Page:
The development of an insect-based system, according to the authors, points to “an intention to develop a means of delivery of HEGAAs for offensive purposes.” The technology, they say, could quickly be simplified and used to develop a whole new class of biological weapons. “In our view, the program is primarily a bad idea because obvious simplifications of the work plan with already-existing technology can generate predictable and fast acting weapons, along with their means of delivery, capable of threatening virtually any crop species,” they wrote.
The team calls for more transparency from DARPA as the Insect Alliance progresses. However, it also says the potential to weaponize this technology is already out there. They say weapons programs are driven by the perceived activities of competitors—maybe the Insect Alliance program is a response to intelligence about another nation’s capabilities.
Furthermore, “the mere announcement of the Insect Allies Program, with its presented justifications, may motivate other countries to develop their own capabilities in this arena—indeed, it may have already done so … Reversal of funding for this DARPA project … would not in itself close the particular Pandora’s box that HEGAAs or their insect dispersal may represent.”
DARPA making weaponized insects?
DARPA denies the assertions made by Reeves and colleagues. “DARPA is producing neither biological weapons nor the means for their delivery,” a spokesman told Newsweek. “We do accept and agree with concerns about potential dual use of technology, an issue that comes up with virtually every new powerful technology.” He said these concerns are the reason Insect Allies has been structured in the way it is—supposedly as a transparent and university-led research project that encourages communication. “We also have numerous, layered safeguards in place to maintain biosecurity and ensure the systems we’re developing function only as intended,” he added.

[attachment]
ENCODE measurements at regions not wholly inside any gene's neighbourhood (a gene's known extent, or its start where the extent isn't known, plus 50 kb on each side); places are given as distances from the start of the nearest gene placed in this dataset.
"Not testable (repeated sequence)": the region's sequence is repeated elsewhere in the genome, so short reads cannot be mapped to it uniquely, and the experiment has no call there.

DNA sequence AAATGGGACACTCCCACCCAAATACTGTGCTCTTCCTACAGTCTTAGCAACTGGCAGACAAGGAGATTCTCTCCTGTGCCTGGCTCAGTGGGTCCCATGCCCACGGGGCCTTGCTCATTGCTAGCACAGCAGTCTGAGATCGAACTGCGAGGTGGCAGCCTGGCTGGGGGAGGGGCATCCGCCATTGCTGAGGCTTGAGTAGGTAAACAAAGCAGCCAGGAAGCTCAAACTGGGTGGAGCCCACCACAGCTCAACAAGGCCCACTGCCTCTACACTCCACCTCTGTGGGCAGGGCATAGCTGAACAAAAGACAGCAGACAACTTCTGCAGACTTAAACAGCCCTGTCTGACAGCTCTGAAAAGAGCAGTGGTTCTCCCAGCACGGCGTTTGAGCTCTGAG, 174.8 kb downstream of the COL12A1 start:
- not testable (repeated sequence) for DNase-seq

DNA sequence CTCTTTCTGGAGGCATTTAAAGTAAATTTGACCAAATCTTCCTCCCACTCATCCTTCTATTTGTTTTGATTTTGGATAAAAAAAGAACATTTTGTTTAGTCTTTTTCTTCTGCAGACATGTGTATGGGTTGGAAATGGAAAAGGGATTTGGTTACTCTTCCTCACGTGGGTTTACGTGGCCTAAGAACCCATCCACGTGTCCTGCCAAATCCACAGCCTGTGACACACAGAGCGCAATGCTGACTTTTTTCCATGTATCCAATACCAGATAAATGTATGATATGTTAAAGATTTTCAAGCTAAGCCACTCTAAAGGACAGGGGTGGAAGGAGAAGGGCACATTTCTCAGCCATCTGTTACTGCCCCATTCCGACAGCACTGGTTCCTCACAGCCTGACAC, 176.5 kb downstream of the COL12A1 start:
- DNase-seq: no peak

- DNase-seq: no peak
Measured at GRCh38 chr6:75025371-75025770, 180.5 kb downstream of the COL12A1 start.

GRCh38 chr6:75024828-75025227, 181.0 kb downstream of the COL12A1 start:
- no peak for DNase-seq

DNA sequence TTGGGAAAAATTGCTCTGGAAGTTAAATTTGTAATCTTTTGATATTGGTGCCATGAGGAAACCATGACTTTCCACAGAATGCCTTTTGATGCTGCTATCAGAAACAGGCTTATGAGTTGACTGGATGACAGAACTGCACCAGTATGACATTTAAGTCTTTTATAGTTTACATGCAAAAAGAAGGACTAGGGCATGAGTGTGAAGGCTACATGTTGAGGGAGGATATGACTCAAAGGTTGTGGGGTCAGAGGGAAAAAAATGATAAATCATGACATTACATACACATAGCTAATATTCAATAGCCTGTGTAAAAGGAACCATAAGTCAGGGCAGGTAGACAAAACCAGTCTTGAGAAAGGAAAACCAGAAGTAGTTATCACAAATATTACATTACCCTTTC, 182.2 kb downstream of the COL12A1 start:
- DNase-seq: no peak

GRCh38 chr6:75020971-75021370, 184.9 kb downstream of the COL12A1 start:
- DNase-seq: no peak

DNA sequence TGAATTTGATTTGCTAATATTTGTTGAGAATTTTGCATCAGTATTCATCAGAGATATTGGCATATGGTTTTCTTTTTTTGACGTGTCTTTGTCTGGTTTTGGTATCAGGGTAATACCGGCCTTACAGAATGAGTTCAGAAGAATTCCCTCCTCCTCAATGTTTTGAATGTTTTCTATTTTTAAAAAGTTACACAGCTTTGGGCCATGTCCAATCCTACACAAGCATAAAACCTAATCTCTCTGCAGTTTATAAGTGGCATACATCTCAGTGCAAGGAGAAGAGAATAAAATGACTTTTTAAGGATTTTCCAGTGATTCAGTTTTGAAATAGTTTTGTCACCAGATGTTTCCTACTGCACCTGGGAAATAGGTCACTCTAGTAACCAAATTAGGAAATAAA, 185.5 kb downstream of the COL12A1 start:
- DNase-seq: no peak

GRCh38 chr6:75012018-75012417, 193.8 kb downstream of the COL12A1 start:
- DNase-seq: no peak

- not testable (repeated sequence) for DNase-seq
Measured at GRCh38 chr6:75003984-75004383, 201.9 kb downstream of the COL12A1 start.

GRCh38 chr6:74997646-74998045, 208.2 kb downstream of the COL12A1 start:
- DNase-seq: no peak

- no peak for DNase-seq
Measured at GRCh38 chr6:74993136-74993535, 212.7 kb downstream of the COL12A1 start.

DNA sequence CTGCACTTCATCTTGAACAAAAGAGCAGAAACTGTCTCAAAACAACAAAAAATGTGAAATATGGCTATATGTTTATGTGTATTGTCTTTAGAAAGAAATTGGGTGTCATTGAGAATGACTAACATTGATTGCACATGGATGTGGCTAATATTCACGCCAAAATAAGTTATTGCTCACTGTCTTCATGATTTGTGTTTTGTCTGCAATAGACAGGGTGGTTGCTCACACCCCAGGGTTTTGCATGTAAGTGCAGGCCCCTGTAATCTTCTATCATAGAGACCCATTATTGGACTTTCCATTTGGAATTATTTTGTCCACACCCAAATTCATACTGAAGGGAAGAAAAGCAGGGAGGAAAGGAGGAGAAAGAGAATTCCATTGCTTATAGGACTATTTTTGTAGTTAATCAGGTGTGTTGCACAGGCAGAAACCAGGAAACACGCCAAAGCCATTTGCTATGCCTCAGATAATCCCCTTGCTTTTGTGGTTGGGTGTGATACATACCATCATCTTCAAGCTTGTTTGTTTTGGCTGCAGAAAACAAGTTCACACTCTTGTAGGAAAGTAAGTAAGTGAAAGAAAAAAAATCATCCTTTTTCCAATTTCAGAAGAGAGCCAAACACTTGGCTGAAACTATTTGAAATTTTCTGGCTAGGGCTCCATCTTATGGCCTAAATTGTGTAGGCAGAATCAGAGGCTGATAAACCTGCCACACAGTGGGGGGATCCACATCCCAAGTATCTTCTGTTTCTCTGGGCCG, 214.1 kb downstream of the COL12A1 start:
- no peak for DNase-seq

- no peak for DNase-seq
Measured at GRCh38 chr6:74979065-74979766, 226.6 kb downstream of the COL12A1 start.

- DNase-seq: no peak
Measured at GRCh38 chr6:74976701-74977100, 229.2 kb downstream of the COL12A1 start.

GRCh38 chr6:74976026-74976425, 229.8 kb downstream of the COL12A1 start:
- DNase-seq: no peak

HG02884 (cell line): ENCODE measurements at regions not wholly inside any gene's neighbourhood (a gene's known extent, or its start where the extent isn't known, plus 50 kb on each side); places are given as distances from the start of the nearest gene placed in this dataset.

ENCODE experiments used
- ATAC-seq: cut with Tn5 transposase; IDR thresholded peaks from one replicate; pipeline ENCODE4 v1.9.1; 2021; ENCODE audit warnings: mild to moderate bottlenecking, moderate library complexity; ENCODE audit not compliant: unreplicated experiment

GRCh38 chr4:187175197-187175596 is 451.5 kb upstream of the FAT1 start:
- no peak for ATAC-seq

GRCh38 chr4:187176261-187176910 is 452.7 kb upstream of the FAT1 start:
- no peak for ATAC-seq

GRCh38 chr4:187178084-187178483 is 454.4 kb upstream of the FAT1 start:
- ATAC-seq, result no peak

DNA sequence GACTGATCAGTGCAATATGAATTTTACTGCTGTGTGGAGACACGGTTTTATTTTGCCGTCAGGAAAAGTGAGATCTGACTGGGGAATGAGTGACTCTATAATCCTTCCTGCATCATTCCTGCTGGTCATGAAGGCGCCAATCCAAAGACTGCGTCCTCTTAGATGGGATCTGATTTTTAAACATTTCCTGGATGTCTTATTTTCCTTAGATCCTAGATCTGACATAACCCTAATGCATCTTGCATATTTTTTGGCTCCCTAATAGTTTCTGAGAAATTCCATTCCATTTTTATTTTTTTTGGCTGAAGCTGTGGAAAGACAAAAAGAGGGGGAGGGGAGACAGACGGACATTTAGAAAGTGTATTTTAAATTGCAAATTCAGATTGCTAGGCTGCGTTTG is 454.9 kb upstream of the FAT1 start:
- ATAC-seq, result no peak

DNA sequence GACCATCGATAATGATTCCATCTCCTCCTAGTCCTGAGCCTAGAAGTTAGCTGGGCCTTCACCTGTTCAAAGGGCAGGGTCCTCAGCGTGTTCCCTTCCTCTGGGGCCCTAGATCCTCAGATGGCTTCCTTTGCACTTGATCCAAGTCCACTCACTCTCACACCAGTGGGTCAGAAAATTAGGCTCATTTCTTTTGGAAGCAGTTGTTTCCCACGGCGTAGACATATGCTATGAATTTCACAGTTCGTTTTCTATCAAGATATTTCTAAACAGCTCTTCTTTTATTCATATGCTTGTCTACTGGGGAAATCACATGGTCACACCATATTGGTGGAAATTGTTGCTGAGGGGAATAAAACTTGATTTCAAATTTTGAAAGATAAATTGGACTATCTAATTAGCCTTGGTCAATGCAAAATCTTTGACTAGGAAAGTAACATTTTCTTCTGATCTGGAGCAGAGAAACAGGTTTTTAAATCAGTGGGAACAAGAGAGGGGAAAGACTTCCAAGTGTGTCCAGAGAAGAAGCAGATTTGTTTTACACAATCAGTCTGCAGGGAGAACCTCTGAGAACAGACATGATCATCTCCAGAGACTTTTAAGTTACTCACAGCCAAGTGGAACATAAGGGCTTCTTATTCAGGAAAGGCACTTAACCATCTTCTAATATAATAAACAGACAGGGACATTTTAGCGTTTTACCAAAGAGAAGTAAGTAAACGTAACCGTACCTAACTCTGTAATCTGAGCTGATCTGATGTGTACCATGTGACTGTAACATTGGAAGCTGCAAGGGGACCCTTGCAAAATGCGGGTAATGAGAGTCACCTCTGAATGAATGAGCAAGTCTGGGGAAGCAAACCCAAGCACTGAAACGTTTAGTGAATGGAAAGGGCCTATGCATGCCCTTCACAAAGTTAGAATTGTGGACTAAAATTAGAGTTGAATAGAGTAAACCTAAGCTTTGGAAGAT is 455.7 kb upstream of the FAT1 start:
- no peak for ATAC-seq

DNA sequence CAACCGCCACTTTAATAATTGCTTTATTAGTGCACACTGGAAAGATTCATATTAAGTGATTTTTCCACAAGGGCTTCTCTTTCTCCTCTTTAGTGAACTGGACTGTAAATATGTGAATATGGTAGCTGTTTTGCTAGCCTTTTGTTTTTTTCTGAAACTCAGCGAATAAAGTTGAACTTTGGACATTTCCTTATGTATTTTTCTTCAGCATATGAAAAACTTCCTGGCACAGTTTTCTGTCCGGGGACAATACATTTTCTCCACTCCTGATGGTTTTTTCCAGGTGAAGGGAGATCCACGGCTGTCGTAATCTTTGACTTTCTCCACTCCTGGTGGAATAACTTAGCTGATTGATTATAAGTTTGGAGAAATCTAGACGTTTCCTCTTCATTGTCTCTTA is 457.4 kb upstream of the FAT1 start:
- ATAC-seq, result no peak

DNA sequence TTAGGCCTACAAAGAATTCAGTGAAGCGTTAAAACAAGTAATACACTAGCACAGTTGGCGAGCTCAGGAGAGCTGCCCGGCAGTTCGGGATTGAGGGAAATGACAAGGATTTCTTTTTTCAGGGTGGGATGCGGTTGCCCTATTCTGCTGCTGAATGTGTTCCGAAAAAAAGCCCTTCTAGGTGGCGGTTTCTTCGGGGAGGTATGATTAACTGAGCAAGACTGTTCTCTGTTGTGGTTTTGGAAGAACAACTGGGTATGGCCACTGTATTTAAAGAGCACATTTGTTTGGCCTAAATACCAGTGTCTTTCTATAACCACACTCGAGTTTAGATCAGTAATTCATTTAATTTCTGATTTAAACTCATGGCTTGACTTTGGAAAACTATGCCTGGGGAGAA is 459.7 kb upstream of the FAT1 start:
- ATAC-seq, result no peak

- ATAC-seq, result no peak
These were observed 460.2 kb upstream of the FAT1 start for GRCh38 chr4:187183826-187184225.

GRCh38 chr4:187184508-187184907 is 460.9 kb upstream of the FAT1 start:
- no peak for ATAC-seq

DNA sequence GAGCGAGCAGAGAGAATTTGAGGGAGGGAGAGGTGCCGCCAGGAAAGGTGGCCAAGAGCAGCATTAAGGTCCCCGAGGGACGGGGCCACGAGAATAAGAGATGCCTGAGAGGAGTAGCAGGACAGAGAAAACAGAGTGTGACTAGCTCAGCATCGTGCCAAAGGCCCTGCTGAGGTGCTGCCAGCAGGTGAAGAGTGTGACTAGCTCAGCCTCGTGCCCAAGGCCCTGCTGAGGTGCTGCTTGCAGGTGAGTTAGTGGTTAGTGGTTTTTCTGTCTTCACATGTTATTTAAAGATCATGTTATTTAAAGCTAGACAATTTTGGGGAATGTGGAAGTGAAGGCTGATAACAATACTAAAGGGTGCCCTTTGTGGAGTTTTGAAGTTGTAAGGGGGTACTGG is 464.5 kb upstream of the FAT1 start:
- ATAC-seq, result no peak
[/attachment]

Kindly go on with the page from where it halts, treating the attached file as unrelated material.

Bextine reiterated this point. Researchers working with DARPA are allowed to publish their results and work with different agencies. The experiments they carry out are done so in biosecure greenhouses. “At no point in the program is DARPA funding open release of Insect Allies systems,” Bextine said.
She said she disagrees with the conclusion of the editorial in Science, saying technology and research that deals with food security and gene editing “have a higher bar than most for transparency”—and Insect Allies, she says, meets these high standards.
Responding to the queries relating to delivery—why spraying technology cannot be used—Bextine said these are just not up to the challenge, especially when it comes to responding at a large scale to the most severe threats.
“Many existing methods for protecting crops are inefficient, expensive, imprecise, or destructive to plants, may require significant infrastructure, and often provide only limited efficacy,” she said. “Sprayed treatments are impractical for introducing genetic modifications on a large scale and potentially infeasible if the spraying technology does not access the necessary tissues with specificity. Meanwhile, traditional selective breeding methods for introducing protective traits into plants require years to propagate, nowhere near the speed required to prevent a fast-moving threat from developing into a crisis.”
She added that DARPA would never fund the next generation of aerial spraying technology—this is down to industry and other research funders. “Instead, we reach for fundamentally new ways of delivering more precise, efficacious treatments through systems that can be readily adapted to confront a range of potential threats.
“Emerging biotechnologies—and especially the cutting-edge research being performed on Insect Allies— are pushing science into new territories. DARPA is proud to be taking a proactive role in working with stakeholders to inform a new framework for considering how the benefits of these technologies can be most safely realized.”